Culture, HR Insights

Paying Your Dues: Are You Willing to Do What It Takes to Get There?

Pay dues

To be successful, you have to pay your dues.

That is a favorite phrase to all the people I know that complain to me about their journey. That journey could be attaining success in any endeavor. One thing that I have noticed is that you listen to any successful person, one thread always comes through: this is what I had to do to get there.

Whether it is long hours, weekends or insurmountable odds, they persevered.

They hung in there. They did the jobs that they despised. They did the jobs that were thankless and no one else wanted. They for the most part did without and endured all in search for that desired destination.

My daughter has been pulling lots of long hours lately and leaving just as early in the morning to get in. This is her second job out of college and she works in the advertising business. She has moved up the food chain and is now directing and leading projects.

We rode together into work the other day, and as soon as she got on the bus, she keeled over and went to sleep for the 50-minute ride.

You have to pay your dues

As I looked over, I knew she was tired, having gotten in at 2:30 am and then waking up at 6 to get into the office early. She is working on some of the most amazing projects in the advertising/marketing business, but more importantly, she is also paying her dues.

She has heard this speech so many times from me that I know that her eyes glaze over from time to time. However, my son told me that she takes in everything you say but will not let you know that.

Success comes from years of hard work. When you arrive at whatever station in life you’re trying to get to, one thing that you need to remember is that the longer the journey, the sweeter the taste once you arrive.

So many people expect the corner office from day one. They immediately expect the same lifestyle of people that they admire. They want it all picture perfect the moment they set out on the journey.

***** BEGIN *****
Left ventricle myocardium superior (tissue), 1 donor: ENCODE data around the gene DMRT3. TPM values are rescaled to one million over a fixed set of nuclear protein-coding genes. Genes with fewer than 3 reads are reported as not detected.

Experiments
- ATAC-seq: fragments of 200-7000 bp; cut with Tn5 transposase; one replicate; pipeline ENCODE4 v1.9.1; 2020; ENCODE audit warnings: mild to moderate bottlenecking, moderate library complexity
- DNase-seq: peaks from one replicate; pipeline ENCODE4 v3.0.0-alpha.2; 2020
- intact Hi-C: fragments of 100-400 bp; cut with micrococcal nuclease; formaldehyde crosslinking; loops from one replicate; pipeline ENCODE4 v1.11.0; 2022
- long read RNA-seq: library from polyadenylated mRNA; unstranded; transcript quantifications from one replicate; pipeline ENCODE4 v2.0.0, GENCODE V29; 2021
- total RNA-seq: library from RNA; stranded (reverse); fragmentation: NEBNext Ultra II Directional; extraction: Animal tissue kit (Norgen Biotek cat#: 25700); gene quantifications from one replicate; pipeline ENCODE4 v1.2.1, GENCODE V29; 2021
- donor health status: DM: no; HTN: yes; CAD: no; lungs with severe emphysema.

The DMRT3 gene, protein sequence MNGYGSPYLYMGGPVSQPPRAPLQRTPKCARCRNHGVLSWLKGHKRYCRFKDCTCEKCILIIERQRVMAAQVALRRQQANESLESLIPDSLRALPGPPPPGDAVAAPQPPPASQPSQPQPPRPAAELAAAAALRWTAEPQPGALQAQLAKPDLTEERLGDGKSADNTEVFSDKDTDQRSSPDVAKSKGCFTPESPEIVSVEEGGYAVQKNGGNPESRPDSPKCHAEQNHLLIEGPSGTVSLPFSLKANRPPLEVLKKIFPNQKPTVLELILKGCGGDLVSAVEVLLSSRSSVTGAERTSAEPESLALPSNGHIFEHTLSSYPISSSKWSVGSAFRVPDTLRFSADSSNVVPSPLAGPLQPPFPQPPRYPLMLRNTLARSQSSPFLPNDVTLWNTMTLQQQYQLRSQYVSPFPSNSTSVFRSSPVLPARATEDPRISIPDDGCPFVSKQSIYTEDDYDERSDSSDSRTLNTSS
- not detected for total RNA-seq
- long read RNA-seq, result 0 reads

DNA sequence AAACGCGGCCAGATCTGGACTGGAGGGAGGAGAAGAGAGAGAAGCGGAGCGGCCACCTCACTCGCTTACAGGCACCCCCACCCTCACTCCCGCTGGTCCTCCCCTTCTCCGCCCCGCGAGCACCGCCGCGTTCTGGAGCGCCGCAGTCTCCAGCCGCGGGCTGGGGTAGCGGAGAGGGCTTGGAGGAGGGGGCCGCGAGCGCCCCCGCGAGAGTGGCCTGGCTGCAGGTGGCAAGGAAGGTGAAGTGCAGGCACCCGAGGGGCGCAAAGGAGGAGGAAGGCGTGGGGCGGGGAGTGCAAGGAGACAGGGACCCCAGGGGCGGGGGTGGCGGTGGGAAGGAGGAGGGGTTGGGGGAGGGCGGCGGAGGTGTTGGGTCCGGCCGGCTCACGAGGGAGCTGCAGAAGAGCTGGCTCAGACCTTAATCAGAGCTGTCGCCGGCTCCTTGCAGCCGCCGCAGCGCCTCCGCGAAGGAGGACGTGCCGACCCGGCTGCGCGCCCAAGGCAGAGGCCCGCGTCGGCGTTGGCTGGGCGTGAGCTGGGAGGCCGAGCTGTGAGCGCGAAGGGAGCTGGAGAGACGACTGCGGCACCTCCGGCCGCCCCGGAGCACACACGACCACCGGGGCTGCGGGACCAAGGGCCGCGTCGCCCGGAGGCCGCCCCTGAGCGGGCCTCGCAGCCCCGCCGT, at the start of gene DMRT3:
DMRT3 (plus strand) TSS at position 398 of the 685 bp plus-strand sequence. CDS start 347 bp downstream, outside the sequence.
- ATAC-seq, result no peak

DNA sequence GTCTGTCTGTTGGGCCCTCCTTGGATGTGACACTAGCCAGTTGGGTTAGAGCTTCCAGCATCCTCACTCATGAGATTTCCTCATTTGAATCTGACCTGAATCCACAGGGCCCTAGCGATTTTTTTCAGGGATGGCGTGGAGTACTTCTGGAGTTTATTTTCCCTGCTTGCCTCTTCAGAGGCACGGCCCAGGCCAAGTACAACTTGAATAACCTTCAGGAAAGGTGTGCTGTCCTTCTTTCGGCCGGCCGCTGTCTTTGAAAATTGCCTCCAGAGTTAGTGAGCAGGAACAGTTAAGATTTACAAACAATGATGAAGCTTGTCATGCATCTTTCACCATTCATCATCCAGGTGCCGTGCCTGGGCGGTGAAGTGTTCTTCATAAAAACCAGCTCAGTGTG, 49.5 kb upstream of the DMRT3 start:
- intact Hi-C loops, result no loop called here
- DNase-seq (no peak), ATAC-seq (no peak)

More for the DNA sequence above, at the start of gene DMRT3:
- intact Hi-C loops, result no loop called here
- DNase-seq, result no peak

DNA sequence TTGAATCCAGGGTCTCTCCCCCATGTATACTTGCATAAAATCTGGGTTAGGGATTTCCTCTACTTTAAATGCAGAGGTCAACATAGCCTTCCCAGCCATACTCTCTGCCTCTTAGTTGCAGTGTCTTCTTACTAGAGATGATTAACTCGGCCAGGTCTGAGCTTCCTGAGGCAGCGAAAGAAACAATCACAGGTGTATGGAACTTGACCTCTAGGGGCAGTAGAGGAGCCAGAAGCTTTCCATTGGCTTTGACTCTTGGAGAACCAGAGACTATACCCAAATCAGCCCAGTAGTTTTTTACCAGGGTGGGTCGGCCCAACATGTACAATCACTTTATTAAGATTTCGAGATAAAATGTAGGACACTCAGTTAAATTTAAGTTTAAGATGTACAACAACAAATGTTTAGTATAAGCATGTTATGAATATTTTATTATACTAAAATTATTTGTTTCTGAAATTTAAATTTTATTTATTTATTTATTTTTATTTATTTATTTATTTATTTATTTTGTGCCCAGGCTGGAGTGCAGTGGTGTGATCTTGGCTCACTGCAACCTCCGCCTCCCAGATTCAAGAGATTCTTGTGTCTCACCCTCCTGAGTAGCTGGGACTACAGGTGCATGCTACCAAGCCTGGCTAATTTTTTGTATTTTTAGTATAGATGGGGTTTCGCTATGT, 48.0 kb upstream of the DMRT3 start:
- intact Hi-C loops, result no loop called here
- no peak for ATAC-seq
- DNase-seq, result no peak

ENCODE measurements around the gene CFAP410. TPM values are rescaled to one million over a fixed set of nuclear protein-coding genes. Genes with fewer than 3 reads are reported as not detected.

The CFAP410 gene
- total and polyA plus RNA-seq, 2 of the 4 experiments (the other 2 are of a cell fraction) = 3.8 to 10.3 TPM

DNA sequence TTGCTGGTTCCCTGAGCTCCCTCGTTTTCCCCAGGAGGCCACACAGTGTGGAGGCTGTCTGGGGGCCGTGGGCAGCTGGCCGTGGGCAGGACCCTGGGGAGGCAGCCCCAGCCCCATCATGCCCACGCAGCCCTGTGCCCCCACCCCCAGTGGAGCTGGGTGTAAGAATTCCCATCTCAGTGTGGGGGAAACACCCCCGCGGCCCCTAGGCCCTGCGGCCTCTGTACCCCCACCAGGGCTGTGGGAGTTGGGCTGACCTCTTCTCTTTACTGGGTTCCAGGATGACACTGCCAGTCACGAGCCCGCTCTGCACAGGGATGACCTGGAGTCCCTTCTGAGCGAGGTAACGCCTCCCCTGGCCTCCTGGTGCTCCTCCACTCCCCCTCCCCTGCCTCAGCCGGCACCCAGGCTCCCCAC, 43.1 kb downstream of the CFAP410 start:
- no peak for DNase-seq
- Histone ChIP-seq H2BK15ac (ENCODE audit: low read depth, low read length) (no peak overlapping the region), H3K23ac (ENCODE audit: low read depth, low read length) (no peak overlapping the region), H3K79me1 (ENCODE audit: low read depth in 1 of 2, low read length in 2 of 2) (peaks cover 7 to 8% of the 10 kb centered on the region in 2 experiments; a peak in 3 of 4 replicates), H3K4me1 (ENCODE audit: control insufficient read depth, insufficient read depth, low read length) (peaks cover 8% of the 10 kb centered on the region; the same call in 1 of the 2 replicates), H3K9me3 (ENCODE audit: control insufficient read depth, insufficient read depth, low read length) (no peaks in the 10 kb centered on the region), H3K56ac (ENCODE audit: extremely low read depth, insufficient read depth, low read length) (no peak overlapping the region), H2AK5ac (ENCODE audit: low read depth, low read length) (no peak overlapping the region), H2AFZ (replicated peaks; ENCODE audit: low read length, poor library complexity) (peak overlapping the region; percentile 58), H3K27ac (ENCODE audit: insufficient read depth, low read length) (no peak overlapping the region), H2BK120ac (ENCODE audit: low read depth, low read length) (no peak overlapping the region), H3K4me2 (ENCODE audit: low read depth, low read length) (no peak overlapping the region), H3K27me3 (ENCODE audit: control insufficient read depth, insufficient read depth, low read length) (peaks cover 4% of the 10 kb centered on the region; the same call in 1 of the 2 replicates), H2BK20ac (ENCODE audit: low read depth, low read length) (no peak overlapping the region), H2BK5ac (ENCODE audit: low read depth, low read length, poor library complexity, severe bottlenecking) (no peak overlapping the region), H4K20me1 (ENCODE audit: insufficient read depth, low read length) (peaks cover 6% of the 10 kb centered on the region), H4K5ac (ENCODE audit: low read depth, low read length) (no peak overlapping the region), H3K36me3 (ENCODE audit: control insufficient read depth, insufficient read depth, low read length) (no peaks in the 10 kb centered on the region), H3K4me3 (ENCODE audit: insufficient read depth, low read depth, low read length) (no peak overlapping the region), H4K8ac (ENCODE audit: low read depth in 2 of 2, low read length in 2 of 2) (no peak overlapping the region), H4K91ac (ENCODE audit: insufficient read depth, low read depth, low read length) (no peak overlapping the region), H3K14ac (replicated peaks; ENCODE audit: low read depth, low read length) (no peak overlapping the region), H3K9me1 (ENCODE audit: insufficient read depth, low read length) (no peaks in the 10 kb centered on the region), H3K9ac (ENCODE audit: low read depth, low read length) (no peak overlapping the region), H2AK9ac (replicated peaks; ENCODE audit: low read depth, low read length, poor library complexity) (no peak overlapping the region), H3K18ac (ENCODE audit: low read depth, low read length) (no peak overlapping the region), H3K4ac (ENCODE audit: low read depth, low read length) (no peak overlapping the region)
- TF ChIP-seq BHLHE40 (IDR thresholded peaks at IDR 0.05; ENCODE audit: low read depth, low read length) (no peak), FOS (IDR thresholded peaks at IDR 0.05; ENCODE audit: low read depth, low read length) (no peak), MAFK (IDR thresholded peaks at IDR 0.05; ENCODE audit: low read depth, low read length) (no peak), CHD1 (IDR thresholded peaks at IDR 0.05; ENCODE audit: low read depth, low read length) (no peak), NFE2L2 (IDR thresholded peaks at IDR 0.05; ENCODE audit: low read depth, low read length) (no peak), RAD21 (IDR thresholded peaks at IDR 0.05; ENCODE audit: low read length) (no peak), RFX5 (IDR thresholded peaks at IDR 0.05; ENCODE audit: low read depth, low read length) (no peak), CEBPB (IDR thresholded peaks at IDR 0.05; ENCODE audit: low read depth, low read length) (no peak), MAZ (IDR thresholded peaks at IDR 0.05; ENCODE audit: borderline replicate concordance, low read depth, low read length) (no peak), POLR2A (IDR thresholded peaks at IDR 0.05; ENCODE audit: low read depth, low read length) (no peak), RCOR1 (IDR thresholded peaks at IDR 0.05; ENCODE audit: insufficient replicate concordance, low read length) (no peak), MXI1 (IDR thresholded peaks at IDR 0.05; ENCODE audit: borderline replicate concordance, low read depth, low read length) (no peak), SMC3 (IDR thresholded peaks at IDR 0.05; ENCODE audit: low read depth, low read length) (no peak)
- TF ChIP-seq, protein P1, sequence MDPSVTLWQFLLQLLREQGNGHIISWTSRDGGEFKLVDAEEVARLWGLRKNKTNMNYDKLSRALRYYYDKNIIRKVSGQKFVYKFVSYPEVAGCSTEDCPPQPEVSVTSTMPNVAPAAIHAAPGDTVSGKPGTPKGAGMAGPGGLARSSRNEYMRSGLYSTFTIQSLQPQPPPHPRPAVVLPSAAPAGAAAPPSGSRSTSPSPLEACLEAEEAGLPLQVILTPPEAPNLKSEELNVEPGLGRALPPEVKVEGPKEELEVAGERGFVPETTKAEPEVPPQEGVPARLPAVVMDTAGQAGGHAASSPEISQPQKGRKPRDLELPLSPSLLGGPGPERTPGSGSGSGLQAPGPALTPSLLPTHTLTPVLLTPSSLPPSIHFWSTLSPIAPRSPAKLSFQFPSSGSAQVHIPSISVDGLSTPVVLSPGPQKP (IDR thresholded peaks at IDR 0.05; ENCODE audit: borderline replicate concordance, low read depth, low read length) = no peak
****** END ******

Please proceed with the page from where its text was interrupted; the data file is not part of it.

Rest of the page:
No such thing as overnight success

In the age of overnight millionaires and billionaires, it seems that everyone wants it now. However if you dig down into a lot of these stories and bios, you will see a common thread peaking through. It did not happen overnight. They had an idea and they toiled during the journey; it was actually years in the making.

These so called “overnighters” sometimes worked all night, worked two jobs and literally had no life, trying to build on a product, idea or career. They did not just go through the motions.

There is no easy way to any of this. If that were the case, everyone would be sitting back admiring their accomplishments.

Any of the so-called successful people will tell you point blank that they had to hustle their butts off to get there. There were lots of tradeoffs: no time, no rest, and no money because they knew that they would have it later.

Plan your work, work your plan

One of Vince Lombardi‘s favorite quotes was “plan your work, work your plan.” To the instant overnight wannabe, it is in a lot of cases of having a plan but not working it. I enjoy having these conversations with people. One of the first questions I ask is, “What is your plan?”

I’m surprised that all these smart people for the most part have absolutely no plan. They have a destination but no means or thought of getting there. If they do have a plan, it is very vague. You have to have a plan and you have to have another plan called Plan B.

The journey starts out, and so many times when you come to that fork, it may take you in a different direction. Think of the people that started in one direction and end up going a totally different way.

The new CEO of Yahoo originally was a dancer and fine arts major in school, with a dream of being a ballerina.

Somehow along the way she got sidetracked, became an engineer, and now she has reached the pinnacle of success, if you want to call it that.

So next time you hear the story about the hard work and the long hours, reassure them if you work it and play it right, they can get there.